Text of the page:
In future projects it would be beneficial to consider some factory-installed tapes/overlaps to help speed up the erection/taping process needed for the PH envelope. This practice may be only partially successful given that the integrity of the taping could be compromised during shipping and craning on site.
Some of the largest precast concrete beams would only permit a minimum amount of insulation wrap around. The Passive House requires a complete insulation layer to prevent interior surface temperatures from being lower than 17 degrees C which can lead to discomfort, condensation or mould. Again, by working with Coreslab Structures we were able to get the minimum required insulation to maintain surface temperatures at the desired level.
The project redefines the way people think of energy efficient design within the context of providing affordable housing. By adhering to the International Passive House Standard, the building appeals to the YWCA’s core values of providing comfortable, healthy, resilient and safe housing for women.
Deborah Byrne COO is Director of Passive House Design at Kearns Mancini Architects Inc.
Total Precast Concrete construction achieves Passive House performance
By Joshua A. Fede
Coreslab Structures provided a Total Precast Concrete solution for the YWCA project incorporating the insulation, moisture and air barrier, and structure into a single wall system (excluding windows and doors). This advantage removed most of the risk of achieving a superior thermal and airtight envelope which is a necessary requirement of Passive House.
Total Precast Concrete construction provides fast onsite installation, plant- controlled conditions for optimal execution, a reduction in the number of trades needed on site, and a faster construction schedule which provides cost savings to the owner. The building uses over 330 precast concrete components, including wall panels, beams, columns, and over 4,032 square metres (43,400 square feet) of precast hollowcore slabs.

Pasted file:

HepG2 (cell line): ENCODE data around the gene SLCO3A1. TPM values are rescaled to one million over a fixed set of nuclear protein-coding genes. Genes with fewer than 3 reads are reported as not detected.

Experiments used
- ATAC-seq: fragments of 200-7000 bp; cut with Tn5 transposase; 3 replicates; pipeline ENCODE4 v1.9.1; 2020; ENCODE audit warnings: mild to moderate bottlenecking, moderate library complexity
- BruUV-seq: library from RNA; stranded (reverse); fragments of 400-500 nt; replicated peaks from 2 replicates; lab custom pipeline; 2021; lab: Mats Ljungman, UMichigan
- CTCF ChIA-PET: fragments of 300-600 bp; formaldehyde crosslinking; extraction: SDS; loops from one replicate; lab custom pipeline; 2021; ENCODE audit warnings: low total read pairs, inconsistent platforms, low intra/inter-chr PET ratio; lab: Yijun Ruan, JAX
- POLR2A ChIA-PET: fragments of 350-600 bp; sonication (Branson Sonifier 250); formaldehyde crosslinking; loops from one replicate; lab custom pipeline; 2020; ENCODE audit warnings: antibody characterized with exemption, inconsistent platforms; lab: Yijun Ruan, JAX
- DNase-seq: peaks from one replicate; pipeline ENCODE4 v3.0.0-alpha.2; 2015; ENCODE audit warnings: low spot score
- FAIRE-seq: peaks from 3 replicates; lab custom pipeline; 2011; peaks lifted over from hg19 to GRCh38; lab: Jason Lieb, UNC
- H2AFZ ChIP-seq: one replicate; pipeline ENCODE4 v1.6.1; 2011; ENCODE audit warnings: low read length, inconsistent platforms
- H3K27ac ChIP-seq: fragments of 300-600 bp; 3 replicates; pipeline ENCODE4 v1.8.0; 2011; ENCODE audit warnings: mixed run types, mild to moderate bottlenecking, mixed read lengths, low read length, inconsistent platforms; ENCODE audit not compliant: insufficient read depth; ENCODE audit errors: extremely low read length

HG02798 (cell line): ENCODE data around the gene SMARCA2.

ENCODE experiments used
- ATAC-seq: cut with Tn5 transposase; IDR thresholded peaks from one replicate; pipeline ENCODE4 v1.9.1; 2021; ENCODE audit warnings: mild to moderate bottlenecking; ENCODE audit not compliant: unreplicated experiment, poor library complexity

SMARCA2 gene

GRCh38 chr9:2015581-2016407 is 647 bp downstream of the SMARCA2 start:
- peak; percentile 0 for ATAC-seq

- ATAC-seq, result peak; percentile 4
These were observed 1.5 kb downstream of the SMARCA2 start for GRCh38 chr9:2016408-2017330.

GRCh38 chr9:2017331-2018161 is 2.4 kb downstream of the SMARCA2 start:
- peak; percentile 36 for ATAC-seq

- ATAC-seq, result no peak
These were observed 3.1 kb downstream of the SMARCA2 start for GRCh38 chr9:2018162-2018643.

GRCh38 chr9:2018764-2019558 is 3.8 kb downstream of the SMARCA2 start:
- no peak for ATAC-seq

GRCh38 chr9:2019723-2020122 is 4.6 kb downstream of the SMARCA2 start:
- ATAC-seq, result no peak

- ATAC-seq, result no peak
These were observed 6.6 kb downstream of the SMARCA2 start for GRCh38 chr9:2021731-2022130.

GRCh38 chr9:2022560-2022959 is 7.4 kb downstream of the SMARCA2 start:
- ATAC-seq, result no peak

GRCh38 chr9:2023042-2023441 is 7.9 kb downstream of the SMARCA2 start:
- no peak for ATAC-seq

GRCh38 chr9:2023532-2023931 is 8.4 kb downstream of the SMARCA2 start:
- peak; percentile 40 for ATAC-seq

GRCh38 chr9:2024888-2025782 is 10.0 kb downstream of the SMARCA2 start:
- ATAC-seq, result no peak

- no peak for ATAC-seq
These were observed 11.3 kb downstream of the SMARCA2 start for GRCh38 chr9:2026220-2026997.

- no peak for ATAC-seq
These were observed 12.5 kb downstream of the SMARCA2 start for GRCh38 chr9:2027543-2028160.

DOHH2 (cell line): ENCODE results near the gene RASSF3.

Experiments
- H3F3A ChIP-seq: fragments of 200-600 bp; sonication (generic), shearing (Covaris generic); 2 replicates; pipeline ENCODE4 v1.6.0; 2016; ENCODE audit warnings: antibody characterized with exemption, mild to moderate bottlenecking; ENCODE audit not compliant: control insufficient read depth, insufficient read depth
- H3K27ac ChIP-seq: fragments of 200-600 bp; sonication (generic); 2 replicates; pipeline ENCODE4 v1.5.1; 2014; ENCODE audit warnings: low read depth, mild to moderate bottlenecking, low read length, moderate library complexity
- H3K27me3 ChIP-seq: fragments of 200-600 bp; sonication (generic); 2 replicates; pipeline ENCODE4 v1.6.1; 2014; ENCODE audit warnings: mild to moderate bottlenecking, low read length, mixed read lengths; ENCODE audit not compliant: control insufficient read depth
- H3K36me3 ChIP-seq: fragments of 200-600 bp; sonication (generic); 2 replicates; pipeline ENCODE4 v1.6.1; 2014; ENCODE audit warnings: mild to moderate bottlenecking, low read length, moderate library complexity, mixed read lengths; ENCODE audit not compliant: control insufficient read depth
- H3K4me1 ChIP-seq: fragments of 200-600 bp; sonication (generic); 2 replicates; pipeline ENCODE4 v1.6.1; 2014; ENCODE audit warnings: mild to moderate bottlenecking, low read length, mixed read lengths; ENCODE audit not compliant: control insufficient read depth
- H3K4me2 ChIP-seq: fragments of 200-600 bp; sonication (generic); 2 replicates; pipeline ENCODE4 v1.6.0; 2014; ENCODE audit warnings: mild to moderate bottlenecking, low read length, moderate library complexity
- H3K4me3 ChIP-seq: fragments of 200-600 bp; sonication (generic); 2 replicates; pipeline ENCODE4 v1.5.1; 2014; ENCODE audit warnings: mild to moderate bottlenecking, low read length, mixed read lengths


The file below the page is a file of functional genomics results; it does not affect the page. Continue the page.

Photo: Coreslab Structures
Every aspect of the building design considered Passive House requirements including the materials used, orientation of the building and spaces, minimizing thermal bridging, and optimizing the mechanical systems. Further, aspects such as maximizing the south-facing windows to increase passive heating, reducing north-facing windows to decrease heat loss, optimizing the surface area to volume ratio, using high-performance triple-glazed windows, and the continuous insulation of the Total Precast Concrete structure ensured that the building would perform as intended.
Throughout the design and construction process, the energy performance of the building was assessed with the Passive House BIM and PHPP by Kearns Mancini Architects, and verified for certification by Peel Passive House Consulting to ensure that the building would achieve Passive House certification, which provides 90% thermal energy savings and reduced greenhouse gas emissions of nearly 40%.
Exterior finishes achieved in precast concrete consist of brick finish on the main level to mirror the neighbouring buildings; a smooth finish, with some textured elements, in off white dominating the east and south elevations; and a “corduroy” dark slate textured finish on the north and west elevations providing bold contrast. Some small pieces from the original structure, such as the original YWCA sign, dating back to 1924 were also incorporated on the main level.